photovoltaic (solar) panel, guitar pickup, biscuit tin lid, portable amplifier, 3-volt electric motor, crank torch, laser pointer
1. Flies interrupt the sunlight reaching a submerged solar panel.
2. Water flows over, around and through a guitar pickup stuck to a biscuit tin lid.
3. A small electric motor produces current as it is rolled over rocks then dropped into the creek.
4. Crank torches shine on a solar panel wedged in flowing water.
5. Cascading water defects laser light directed at a submerged solar panel, before sunlight breaks through the cloud cover.
Five Motley Exchanges documents several performances along a short stretch of Stony Creek, a small waterway on Darug land in Sydney’s north. Like many similar locations across the metropolitan area, this spot is valued by locals as green space, but otherwise seems subject to neglect. Native plants, fungi and animals (insects, birds, lizards, possums, fruit bats and the occasional wallaby) mix with introduced flora and a range of anthropogenic factors, including garbage (plastic, metal, ceramic, timber), cut branches and trunks left to rot, runoff from roads and drains, and noise from nearby bridge traffic and overhead planes, making it a rich and mingled place.
These five performances are interactions between me, a small bunch of devices, and the creek itself, together realising a somewhat variegated or motley range of energetic responses. Water flows over, on and sometimes through the devices (at times activating their resonant properties), as the same time as they register the effects of both sunlight and artificial light, of landforms and gravity, and of my own physical contributions (cranking, pointing, holding, dragging and rolling, etc.), combining the rush of natural energies with the hiss and hum of electronics. Their outputs were often simultaneously amplified into the surrounding space, muddling things further by introducing noises sourced from under the water into the air.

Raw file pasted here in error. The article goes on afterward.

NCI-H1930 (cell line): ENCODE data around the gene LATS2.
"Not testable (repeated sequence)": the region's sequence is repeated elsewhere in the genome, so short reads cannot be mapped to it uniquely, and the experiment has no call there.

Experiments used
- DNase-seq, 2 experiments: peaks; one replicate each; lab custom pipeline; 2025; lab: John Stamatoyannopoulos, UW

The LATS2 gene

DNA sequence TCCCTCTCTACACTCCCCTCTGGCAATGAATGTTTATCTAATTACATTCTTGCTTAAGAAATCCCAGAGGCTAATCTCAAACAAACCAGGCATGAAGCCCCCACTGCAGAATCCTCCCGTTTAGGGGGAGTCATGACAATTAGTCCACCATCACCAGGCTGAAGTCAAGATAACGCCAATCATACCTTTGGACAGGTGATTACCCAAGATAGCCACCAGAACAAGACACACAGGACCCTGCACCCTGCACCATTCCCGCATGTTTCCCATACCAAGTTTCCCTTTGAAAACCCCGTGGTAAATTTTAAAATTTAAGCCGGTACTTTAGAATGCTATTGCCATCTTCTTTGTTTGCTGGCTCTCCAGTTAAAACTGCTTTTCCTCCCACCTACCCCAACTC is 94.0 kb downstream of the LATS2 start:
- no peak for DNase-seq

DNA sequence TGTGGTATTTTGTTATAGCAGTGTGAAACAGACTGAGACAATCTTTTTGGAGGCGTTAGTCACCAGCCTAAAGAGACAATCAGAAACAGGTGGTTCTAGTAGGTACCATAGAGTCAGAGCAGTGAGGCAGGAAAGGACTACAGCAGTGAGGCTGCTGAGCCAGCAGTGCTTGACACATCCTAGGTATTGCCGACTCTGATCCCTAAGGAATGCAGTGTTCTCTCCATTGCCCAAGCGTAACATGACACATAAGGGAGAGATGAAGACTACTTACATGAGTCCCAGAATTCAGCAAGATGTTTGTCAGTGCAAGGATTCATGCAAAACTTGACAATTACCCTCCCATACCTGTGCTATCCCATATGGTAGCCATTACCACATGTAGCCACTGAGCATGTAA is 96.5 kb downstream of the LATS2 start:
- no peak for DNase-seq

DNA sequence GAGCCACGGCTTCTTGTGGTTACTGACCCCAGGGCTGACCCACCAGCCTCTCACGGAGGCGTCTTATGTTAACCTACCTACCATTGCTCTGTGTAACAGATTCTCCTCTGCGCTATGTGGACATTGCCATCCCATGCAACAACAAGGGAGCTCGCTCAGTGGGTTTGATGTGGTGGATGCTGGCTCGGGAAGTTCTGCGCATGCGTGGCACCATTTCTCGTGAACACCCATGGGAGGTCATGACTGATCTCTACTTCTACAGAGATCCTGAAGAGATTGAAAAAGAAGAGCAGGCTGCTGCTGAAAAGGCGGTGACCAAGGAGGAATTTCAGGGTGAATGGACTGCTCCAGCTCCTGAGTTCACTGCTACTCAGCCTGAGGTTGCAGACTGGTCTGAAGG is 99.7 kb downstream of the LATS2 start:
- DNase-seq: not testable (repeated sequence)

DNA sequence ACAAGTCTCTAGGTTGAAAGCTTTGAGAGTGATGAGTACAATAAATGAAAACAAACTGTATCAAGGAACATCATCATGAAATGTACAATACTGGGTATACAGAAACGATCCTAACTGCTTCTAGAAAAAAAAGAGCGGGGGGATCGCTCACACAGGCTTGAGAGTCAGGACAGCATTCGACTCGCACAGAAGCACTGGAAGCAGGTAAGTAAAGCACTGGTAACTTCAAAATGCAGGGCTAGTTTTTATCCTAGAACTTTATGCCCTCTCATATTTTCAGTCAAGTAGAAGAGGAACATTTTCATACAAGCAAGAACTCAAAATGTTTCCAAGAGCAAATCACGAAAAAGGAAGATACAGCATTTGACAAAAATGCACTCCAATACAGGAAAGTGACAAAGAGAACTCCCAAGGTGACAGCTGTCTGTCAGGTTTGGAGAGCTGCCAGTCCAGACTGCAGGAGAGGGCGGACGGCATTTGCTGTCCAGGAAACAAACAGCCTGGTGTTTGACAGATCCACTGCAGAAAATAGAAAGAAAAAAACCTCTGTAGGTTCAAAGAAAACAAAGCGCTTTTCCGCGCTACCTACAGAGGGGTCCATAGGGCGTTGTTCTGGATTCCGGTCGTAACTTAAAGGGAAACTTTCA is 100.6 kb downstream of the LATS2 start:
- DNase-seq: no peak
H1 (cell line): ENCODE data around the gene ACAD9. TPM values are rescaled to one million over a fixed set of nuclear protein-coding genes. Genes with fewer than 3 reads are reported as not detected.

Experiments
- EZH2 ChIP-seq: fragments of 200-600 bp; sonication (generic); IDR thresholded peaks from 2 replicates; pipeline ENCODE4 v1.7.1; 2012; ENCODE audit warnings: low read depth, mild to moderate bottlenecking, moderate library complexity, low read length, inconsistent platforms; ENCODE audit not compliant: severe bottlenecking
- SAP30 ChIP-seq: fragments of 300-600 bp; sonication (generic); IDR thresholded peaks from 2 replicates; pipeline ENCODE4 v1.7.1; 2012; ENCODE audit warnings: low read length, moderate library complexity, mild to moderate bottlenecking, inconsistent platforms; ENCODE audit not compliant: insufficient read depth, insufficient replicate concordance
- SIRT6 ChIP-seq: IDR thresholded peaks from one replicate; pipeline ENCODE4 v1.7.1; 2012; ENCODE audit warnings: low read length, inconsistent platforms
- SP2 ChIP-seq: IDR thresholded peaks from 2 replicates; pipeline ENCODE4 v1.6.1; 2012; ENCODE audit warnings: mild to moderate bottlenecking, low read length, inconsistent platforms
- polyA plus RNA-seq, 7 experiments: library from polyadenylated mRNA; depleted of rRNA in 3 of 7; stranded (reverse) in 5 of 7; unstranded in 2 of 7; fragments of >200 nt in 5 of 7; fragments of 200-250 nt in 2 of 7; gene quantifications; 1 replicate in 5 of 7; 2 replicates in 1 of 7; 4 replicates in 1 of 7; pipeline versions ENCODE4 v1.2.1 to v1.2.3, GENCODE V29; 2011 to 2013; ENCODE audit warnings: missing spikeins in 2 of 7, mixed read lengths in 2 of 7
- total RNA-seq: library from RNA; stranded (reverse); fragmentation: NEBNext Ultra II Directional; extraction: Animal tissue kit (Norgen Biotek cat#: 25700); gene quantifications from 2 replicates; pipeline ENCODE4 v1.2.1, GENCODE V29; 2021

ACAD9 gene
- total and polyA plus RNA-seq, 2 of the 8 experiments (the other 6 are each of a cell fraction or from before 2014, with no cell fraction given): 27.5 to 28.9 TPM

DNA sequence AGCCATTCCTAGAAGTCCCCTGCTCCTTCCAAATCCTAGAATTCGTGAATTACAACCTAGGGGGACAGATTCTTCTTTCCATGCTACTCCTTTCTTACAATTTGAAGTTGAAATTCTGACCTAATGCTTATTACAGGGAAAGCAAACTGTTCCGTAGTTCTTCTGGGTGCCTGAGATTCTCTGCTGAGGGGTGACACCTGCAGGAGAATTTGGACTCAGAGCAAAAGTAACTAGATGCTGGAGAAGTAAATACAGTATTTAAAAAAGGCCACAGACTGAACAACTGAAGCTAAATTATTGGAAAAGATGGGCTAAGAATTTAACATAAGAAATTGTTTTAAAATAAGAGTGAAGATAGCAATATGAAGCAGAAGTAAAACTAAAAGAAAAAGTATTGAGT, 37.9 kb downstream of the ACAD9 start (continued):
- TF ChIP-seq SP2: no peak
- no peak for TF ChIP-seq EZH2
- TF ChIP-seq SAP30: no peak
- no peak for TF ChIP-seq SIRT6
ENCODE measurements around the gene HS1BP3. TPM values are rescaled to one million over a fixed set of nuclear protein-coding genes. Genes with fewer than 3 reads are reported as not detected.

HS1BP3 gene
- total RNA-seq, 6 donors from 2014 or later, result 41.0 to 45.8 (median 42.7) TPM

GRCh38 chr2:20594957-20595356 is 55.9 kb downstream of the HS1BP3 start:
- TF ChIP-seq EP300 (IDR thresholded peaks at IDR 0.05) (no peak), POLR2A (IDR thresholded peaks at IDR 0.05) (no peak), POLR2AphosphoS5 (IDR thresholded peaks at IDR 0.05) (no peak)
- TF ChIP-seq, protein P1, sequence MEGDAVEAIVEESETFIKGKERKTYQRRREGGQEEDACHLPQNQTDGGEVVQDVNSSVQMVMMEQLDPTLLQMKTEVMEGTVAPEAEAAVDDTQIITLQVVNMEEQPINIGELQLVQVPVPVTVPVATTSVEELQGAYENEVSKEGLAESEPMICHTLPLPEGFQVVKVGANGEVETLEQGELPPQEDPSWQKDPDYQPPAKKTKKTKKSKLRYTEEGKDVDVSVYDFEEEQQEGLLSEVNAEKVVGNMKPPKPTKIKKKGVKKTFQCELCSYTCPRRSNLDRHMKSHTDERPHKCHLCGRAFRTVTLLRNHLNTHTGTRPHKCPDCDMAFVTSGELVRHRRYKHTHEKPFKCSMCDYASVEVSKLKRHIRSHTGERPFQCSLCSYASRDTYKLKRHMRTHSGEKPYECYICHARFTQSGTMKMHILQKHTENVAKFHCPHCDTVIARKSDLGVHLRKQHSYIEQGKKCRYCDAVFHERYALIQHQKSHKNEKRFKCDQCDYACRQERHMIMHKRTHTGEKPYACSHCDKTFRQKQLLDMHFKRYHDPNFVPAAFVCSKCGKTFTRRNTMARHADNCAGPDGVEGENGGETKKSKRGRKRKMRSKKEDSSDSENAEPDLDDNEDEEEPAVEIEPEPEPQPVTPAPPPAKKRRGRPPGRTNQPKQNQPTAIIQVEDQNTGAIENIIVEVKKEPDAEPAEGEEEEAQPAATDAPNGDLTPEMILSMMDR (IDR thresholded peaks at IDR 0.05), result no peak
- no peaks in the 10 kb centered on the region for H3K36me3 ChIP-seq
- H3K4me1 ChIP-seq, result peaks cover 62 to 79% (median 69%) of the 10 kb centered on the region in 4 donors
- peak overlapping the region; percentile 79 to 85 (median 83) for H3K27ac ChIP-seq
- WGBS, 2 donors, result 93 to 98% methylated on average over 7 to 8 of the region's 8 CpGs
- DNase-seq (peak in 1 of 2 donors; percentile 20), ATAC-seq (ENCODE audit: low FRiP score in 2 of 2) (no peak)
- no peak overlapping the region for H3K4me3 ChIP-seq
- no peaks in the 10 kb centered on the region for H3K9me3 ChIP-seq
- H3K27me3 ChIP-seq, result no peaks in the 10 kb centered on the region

Some of these interactions push the physical limits and operational logic of the devices involved, and perhaps unsurprisingly, the sounds produced were fairly unruly. The work here retains much of their rough and ready character (after all, why shave a cactus?). Together, the materials, the creek and me engage with a poetics found in transduction. Sunlight and lasers mingle underwater, with insects and amp hiss, electrical crackle and splashing cascades.
Extra special thanks go to DiffusionFM for the invitation to produce this work.
Peter Blamey is an artist based in Sydney, Australia, on Gadigal land. His practice is often sound-focussed and accomplished via an economy of means, and includes performances, videos, recordings and installations. Broadly speaking, his work explores the interconnected themes of energies and residues, often through reimagining our everyday encounters with mundane materials and technologies and the physical world, and also by considering how they relate to our experiences of energy generation, use and waste. https://peterblamey.net/